Detail of house at 'A'

Detail of house at ‘A’ (from OUA/SEP/2/1/2)

The first black student at Oxford University

As part of Black History Month, the University Archives’ blog for October celebrates the achievements of the first black student at the University: Christian Frederick Cole.

Cole was admitted to the University (‘matriculated’) nearly 150 years ago on 19 April 1873. A young man of 21 from Sierra Leone, he was the adopted son of a clergyman, Jacob Cole. His grandfather had been enslaved. The information he gave the University at his matriculation was brief and the document itself, written in his own hand, is unremarkable. But the significance of this small piece of blue paper is great.

Matriculation form of Christian Cole

Matriculation form of Christian Cole, 1873 (from OUA/UR/1/1/5)

The University did not start recording the ethnicity of its students until late the following century, so we cannot say with absolute certainty that Cole was the first black student; but his presence in Oxford was remarked upon by contemporaries, suggesting that his appearance was something new. Unfortunately we don’t really know what he looked like: we have no images of Cole here in the Archives (the University didn’t take photographs of its students at this time) and the only known images of him are contemporary caricatures showing him racially stereotyped.

Cole was admitted as a non-collegiate student. Non-collegiate or ‘unattached’ students were first admitted to the University in 1868 as part of a move in the second part of the nineteenth century to open it up to a ‘larger and poorer class of the population’. It was one of a number of developments at the time to widen access to a university which was expanding, both in terms of undergraduate numbers, as well as the diversity of the backgrounds of its students.

Non-collegiate status enabled men (it was still only men) to become students without being members of a college or hall; college membership put studying at Oxford out of financial reach for many. Cole was not a wealthy man. He’s said to have suffered much hardship whilst a student, especially after financial support from his family ceased. He found different ways to fund his time here, giving music lessons and offering private tuition to undergraduates, advertising his services in the University Gazette.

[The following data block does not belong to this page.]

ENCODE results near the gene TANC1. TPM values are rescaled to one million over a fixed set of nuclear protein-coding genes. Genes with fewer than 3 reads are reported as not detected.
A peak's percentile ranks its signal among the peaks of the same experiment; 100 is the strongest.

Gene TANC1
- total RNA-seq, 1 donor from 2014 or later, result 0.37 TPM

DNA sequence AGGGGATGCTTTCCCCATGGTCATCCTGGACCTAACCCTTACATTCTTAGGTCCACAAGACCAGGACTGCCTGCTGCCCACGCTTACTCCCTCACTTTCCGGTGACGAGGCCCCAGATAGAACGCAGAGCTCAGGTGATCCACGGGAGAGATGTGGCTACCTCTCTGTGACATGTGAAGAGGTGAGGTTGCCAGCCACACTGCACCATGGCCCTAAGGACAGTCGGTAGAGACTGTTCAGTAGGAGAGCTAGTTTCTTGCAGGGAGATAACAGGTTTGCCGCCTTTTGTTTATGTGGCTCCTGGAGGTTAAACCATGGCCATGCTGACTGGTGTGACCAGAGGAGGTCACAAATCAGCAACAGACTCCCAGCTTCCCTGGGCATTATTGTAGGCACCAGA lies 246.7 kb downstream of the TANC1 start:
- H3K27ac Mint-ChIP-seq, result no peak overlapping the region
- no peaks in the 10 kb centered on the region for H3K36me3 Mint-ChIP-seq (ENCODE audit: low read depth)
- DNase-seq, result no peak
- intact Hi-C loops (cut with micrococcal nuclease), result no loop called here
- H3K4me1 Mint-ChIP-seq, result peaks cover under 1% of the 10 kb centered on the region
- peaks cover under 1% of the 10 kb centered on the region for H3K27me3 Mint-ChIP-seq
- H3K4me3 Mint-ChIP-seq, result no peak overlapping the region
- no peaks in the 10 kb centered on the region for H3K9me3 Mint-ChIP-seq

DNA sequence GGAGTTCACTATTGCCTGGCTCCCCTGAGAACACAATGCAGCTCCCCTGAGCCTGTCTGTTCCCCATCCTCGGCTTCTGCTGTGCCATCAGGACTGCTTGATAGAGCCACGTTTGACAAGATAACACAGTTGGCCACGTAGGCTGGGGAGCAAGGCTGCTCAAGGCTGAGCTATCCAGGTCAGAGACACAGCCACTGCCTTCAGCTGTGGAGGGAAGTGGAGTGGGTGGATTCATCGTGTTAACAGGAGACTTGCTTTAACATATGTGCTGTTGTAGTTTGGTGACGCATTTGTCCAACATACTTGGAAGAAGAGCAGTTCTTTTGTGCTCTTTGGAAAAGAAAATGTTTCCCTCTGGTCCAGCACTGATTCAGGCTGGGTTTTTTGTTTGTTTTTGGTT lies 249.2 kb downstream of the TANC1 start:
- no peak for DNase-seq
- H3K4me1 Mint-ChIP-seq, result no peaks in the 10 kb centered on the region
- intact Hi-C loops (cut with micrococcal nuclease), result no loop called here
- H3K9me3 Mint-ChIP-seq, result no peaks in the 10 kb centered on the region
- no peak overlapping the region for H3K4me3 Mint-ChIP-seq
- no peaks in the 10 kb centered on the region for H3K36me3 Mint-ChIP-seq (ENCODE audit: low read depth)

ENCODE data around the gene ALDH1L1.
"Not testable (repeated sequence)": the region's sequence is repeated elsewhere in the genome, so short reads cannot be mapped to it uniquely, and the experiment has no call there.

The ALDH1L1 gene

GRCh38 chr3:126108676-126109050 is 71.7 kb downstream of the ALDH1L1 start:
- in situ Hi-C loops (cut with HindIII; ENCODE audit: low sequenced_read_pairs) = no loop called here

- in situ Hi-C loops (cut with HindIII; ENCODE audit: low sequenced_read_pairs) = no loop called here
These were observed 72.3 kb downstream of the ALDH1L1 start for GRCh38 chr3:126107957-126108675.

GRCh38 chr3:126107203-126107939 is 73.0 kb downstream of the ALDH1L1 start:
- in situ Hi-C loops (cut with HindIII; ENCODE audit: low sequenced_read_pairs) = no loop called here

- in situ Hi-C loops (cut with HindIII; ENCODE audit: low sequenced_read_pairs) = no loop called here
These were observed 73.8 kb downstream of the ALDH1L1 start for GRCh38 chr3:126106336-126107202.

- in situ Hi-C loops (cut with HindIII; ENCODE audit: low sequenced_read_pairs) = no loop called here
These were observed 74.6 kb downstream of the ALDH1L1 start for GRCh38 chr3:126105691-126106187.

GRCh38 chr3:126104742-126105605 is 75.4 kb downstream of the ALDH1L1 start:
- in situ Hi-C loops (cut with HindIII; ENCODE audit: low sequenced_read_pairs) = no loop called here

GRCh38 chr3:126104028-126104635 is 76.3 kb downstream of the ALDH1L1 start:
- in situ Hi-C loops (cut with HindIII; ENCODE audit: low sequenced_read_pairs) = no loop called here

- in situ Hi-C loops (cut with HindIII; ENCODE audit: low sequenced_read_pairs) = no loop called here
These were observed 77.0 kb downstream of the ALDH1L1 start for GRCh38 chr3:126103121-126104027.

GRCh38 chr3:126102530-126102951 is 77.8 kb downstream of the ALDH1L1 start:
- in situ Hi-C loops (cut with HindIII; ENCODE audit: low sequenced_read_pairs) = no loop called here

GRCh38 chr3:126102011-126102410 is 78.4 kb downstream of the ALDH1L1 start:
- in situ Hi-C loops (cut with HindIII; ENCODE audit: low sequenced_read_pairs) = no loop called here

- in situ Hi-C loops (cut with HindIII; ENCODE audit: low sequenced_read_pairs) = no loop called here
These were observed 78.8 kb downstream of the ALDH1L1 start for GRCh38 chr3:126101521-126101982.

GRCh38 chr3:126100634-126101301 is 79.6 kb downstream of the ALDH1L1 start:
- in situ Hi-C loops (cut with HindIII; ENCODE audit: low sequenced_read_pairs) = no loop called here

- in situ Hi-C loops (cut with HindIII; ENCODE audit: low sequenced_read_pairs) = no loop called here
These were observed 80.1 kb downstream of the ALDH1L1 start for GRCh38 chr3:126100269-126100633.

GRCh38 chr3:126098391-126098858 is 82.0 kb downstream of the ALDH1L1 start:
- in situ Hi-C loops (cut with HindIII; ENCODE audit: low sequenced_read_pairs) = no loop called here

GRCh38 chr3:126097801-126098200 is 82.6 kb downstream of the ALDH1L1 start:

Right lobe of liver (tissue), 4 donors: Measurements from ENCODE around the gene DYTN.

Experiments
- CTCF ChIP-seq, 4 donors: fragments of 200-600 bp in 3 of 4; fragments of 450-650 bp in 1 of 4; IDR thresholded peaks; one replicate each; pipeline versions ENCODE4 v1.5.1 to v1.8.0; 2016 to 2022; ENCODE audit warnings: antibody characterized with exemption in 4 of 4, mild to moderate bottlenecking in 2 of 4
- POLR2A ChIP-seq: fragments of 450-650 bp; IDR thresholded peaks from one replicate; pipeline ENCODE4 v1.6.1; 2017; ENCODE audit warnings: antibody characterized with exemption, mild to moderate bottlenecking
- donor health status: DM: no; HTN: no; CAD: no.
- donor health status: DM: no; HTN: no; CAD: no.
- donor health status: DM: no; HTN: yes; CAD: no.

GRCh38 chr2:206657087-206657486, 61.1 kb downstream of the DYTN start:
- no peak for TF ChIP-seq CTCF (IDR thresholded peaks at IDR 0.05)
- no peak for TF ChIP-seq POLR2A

University Gazette advertisements

Advertisements for private tuition from the ‘University Gazette’, 29 January 1878

Cole worked hard at his studies, in Latin and Greek, gaining fourth class honours in Literae Humaniores (ie classics), a very respectable achievement at the time, especially for a non-collegiate student. Non-collegiate students tended to pursue a broader and more general course of study for the BA (known as the Pass School) rather than the single-subject specialisation required for honour schools.

His BA was conferred  in 1876 and this is the last mention of him in the University’s own records here. Shortly after that, however, he became a member of University College, through its Master, George Bradley. Until Cole left there in 1880, Bradley personally paid his college membership fees. He also had the support of his fellow students in the college who started an appeal to help him after his family’s financial support ended.